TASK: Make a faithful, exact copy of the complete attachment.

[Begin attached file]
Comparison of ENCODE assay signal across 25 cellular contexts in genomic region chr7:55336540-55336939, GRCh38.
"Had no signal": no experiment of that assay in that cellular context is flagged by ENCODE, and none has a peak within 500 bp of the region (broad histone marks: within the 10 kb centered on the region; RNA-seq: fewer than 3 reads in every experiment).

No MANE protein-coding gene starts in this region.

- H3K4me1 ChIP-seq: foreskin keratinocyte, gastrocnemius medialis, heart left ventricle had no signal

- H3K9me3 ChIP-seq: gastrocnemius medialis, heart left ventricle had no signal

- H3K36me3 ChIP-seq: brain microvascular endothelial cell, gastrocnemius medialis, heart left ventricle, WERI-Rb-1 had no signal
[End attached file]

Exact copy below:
Comparison of ENCODE assay signal across 25 cellular contexts in genomic region chr7:55336540-55336939, GRCh38.
"Had no signal": no experiment of that assay in that cellular context is flagged by ENCODE, and none has a peak within 500 bp of the region (broad histone marks: within the 10 kb centered on the region; RNA-seq: fewer than 3 reads in every experiment).

No MANE protein-coding gene starts in this region.

- H3K4me1 ChIP-seq: foreskin keratinocyte, gastrocnemius medialis, heart left ventricle had no signal

- H3K9me3 ChIP-seq: gastrocnemius medialis, heart left ventricle had no signal

- H3K36me3 ChIP-seq: brain microvascular endothelial cell, gastrocnemius medialis, heart left ventricle, WERI-Rb-1 had no signal